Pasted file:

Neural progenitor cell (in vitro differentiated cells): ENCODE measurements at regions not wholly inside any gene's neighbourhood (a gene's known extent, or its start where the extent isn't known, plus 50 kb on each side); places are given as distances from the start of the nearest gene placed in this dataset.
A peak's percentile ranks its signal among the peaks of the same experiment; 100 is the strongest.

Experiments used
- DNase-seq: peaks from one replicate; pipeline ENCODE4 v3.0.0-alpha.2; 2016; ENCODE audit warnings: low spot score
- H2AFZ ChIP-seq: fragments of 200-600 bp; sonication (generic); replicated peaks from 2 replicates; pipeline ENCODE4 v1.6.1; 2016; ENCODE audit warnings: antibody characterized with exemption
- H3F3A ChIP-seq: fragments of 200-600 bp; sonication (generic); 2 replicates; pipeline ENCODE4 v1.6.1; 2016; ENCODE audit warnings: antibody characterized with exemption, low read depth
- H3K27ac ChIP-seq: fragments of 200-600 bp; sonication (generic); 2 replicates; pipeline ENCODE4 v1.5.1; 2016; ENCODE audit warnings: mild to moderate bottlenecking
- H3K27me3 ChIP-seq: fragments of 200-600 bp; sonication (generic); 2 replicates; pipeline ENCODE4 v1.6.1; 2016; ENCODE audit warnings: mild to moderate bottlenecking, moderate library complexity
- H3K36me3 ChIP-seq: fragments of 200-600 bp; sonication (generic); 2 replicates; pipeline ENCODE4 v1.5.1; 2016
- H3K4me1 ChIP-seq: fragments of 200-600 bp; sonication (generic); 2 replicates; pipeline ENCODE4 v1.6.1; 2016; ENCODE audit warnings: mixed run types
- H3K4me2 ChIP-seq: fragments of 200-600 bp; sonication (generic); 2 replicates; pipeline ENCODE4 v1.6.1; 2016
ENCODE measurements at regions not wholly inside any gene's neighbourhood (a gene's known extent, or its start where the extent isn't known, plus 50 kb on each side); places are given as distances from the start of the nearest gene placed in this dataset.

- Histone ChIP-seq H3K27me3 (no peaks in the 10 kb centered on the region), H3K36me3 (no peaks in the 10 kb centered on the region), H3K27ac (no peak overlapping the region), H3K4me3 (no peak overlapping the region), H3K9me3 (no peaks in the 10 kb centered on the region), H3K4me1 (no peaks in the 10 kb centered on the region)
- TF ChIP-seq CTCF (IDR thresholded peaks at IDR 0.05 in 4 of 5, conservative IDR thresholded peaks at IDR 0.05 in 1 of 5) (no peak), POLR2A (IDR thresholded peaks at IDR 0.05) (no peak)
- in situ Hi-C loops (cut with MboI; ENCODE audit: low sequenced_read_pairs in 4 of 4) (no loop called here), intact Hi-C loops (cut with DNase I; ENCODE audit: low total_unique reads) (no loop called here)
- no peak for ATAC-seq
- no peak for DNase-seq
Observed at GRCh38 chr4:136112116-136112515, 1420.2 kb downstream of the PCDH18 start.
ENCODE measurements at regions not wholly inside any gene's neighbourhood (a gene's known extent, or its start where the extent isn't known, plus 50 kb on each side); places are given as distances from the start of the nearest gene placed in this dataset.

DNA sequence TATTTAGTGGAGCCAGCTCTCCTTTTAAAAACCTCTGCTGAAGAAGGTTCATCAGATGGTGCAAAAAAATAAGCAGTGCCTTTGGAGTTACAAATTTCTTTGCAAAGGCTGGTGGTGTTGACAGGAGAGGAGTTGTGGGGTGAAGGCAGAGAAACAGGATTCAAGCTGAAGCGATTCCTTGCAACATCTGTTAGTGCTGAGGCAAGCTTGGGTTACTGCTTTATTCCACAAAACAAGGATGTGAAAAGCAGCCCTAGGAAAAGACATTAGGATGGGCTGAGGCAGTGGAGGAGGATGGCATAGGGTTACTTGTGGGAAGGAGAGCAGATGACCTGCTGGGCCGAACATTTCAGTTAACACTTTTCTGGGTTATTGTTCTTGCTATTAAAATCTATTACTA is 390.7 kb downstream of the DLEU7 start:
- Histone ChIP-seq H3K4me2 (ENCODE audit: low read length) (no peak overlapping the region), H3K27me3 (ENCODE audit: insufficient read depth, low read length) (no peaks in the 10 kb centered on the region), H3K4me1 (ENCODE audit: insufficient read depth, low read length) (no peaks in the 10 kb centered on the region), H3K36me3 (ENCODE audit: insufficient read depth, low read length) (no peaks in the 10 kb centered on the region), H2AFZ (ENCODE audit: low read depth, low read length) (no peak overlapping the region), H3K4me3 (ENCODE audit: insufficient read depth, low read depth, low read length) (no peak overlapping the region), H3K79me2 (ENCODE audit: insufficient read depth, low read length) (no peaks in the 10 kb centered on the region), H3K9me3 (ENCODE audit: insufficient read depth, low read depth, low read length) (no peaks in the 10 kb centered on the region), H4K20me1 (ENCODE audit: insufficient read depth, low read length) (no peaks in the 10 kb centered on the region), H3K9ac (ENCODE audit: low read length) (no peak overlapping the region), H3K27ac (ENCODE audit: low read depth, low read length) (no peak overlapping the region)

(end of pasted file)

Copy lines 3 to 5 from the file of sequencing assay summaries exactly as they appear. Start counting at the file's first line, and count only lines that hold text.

Experiments used
- DNase-seq: peaks from one replicate; pipeline ENCODE4 v3.0.0-alpha.2; 2016; ENCODE audit warnings: low spot score
- H2AFZ ChIP-seq: fragments of 200-600 bp; sonication (generic); replicated peaks from 2 replicates; pipeline ENCODE4 v1.6.1; 2016; ENCODE audit warnings: antibody characterized with exemption